Admit it. Life can be very stressful. Even vacations can be stressful. But, what if you could immerse yourself in beauty and let your five senses take in the sights, smells and sounds of paradise right here in the good old USA? Well, you can, and it’s easier than you might think. The United States is home to some amazing, world-famous public gardens and, according to psychologists, connecting with the “natural world” is one of the easiest ways to de-stress and re-charge. Here are some of America’s Most Beautiful Gardens:
1. Longwood Gardens, Kennett Square, PA. As the longtime home of industrialist Pierre S. du Pont (of DuPont Company fame), this public garden, west of Philadelphia, reflects the taste of its founder. Longwood Gardens has more than 1,000 acres of outdoor gardens as well as the centuries-old trees which inspired du Pont to conserve the land. A historic, four-acre conservatory also sustains many of his favorite flowers, ferns, and fruits. Longwood also hosts a summer concert series, which is not to be missed!
2. Portland Japanese Garden, Portland, OR. Borrowing from Buddhist, Shinto, and Taoist philosophies, the late landscape architect Takuma Tono created a garden true to the traditions of his native Japan. Stone, water, and plants harmonize in the five distinct gardens of this 5.5-acre oasis near the Rose Gardens in Washington Park. Bridges, pagodas, and an authentic teahouse punctuate the landscape of native plants and Japanese imports.
3. Missouri Botanical Garden, St. Louis, MO. You’ll find one of the country’s largest orchid collections at the Missouri Botanical Garden, which welcomed its first specimens of the delicate flowering plants in 1876. The garden now nurtures more than 3,000 orchid species, ranging from bright pink showstoppers to dainty, spotted varieties. Other notable displays include more than 700 types of daffodils, a dazzling selection of daylilies, and a tropical paradise inside the iconic Climatron conservatory, a 175-foot-wide, climate-controlled geodesic dome built in 1960.
4. The Bloedel Reserve, Bainbridge Island, WA. Established in the 1950s by a timber magnate and his wife, this island sanctuary (35 minutes by ferry from Seattle) captures the moody beauty of the Pacific Northwest. The self-guided network of trails passes from the lush, carpeted floor of the Moss Garden to the heights of a Douglas fir, western red cedar, and hemlock forest. Keep an eye out for trumpeter swans, great blue herons and kingfishers, a flower-strewn glen and an overlook across Puget Sound to the Cascades beyond.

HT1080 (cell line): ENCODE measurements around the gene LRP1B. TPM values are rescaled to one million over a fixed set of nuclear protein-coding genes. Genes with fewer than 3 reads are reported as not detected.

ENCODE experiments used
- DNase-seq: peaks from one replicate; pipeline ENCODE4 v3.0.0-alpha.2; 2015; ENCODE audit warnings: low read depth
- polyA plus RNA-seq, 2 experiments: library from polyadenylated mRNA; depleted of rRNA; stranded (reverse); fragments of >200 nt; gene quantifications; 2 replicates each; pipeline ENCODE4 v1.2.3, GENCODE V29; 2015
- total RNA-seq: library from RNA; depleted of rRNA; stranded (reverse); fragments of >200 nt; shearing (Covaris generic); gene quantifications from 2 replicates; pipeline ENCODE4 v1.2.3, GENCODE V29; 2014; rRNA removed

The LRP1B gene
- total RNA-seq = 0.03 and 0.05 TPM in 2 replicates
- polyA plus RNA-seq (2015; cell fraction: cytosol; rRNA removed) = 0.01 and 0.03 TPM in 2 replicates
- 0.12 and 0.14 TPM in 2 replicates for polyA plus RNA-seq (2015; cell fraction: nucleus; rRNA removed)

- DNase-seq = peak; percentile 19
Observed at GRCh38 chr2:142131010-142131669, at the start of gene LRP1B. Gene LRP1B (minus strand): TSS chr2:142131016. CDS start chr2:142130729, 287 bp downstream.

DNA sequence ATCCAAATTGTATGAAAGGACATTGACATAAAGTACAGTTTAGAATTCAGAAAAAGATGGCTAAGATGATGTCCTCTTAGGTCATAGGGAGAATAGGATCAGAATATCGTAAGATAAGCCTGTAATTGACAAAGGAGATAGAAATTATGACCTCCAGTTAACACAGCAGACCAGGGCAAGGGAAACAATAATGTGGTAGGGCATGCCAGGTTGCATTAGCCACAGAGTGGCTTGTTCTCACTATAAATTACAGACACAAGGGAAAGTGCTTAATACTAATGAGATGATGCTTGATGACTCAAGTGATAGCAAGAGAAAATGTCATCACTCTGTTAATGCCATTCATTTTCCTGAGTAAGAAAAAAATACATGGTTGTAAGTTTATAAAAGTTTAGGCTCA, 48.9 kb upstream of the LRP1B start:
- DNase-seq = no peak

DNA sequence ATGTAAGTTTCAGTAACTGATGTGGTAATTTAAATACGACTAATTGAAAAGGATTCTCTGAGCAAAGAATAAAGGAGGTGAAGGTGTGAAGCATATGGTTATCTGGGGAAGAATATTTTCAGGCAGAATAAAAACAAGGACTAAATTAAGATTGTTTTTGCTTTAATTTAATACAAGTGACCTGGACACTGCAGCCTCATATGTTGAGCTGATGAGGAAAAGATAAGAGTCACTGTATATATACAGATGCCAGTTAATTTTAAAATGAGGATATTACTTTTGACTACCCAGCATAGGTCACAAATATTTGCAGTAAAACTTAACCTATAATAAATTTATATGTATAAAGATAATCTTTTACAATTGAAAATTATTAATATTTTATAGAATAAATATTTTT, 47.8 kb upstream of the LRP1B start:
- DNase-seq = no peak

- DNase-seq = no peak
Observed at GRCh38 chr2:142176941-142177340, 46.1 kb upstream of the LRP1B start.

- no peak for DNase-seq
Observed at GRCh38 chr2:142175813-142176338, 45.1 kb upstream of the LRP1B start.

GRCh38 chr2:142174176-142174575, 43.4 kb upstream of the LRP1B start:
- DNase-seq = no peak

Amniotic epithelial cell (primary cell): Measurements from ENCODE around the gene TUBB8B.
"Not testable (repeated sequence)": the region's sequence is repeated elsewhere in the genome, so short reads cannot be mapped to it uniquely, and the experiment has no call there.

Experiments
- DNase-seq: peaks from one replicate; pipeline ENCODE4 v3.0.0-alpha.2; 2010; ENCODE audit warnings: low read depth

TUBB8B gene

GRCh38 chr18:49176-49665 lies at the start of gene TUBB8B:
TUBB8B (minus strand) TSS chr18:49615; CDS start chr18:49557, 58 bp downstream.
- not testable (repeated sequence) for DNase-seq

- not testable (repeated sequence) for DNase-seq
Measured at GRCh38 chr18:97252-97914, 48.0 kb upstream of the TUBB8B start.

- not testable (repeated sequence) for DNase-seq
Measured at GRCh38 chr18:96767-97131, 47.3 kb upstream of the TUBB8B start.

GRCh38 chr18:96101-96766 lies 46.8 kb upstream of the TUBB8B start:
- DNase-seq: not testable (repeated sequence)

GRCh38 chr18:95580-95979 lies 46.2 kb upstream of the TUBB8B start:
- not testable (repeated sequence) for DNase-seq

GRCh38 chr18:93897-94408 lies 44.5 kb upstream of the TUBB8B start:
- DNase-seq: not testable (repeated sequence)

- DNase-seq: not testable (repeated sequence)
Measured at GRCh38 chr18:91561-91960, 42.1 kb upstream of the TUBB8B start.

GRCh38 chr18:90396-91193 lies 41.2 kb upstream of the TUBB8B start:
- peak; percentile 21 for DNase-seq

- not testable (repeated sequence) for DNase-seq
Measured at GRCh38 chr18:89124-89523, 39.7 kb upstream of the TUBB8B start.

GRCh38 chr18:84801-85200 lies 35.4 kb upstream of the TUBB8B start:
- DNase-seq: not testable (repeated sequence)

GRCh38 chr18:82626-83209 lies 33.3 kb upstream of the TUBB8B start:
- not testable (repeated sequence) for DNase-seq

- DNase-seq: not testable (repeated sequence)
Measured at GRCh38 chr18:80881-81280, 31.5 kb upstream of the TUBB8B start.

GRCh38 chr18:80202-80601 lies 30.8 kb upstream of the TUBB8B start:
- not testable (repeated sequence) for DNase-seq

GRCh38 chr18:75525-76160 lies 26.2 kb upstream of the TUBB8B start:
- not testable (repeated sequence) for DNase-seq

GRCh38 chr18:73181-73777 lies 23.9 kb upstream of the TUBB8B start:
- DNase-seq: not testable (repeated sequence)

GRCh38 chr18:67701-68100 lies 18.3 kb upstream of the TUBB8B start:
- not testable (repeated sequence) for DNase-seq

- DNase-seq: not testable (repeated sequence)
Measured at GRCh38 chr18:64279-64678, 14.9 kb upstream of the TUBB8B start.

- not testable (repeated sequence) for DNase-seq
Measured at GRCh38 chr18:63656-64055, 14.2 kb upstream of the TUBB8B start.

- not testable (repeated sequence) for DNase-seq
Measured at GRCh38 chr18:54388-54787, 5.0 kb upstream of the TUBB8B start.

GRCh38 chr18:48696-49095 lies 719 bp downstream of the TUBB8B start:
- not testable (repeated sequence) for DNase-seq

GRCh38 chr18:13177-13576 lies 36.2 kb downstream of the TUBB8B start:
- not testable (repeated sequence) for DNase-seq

5. Biltmore, Asheville, NC. Landscape architect Frederick Law Olmstead, the mastermind of New York’s Central Park, designed the gardens and grounds cradling this 250-room Vanderbilt estate. His vision perseveres in Biltmore’s miles of forested paths, its 15-acre array of native azaleas—among the largest of its kind in the nation—and its formal gardens like the geometric flower beds of the Walled Garden and the Italian Garden’s water lily-filled reflecting pools.
6. Desert Botanical Garden, Phoenix, AZ. Abandon any notion of a lifeless desert landscape amid the sandstone buttes of this 140-acre refuge. (Only 55 acres are cultivated). Here, among paved paths, plants suited to the arid climate of the Sonoran and other deserts thrive, including a large sampling of agave, cacti, and other succulents. A two-acre wildflower exhibit erupts each spring into a bounty of color—especially if there’s been a bit of rain—and butterflies take flight in a covered pavilion. If you want, there are classes available too, ranging from illustration for adults to planting for kids.
7. Chicago Botanic Garden, Chicago, IL. Nearly 200 miniaturized evergreens, maples, magnolias, and other trees—including priceless specimens cultivated by bonsai master Susumu Nakamura—add up to one of the best public displays of this ancient Japanese horticultural art. The garden’s 385 acres, which span nine islands and six miles of lakeshore, also encompass a local-centric fruit and vegetable garden, a 100-acre native oak woodland, and a classic English walled garden.
8. Fairchild Tropical Botanic Garden, Coral Gables, FL. This oasis, less than 10 miles from downtown Miami, showcases more than 3,400 tropical species, many of them gathered by founder David Fairchild in his worldwide pursuit of useful plants from mangoes to bamboo. Employing the design expertise of influential landscape architect William Lyman Phillips, Fairchild opened the 83-acre garden in 1938. It now has one of the world’s premier collections of palms and cycads, plus an extensive tropical fruit program supporting mangosteen, durian, and other far-flung flavors.
9. Limahuli Garden and Preserve, Kauai, HI. If you are lucky enough to live in or to be visiting our 50th state, this tropical expanse contains nearly 1,000 acres of pristine forest and riparian habitat. Visitors tour the gardens at the base of the 2,000-foot-deep valley—named “The Best Natural Botanical Garden” by the American Horticultural Society—to see rare native ferns, herbs, and palms. Culturally significant plants include: taro, frangipani, and papaya.
10. The Topiary Park, Columbus, OH. Molded from yew shrubs, dozens of topiaries reaching 12 feet tall transform this seven-acre downtown park into a living sculpture garden. It was the brainchild of local artist James T. Mason, who debuted the display in 1992. The centerpiece is an interpretation of French Post-Impressionist painter Georges Seurat’s 1884 work, A Sunday on La Grand Jatte, a collection of men, women, children, and animals and is believed to be the only topiary version of a painting.
If you’ve never experienced the beauty of a public garden, now’s the time to visit. No matter what the season, there’s so much to see and do!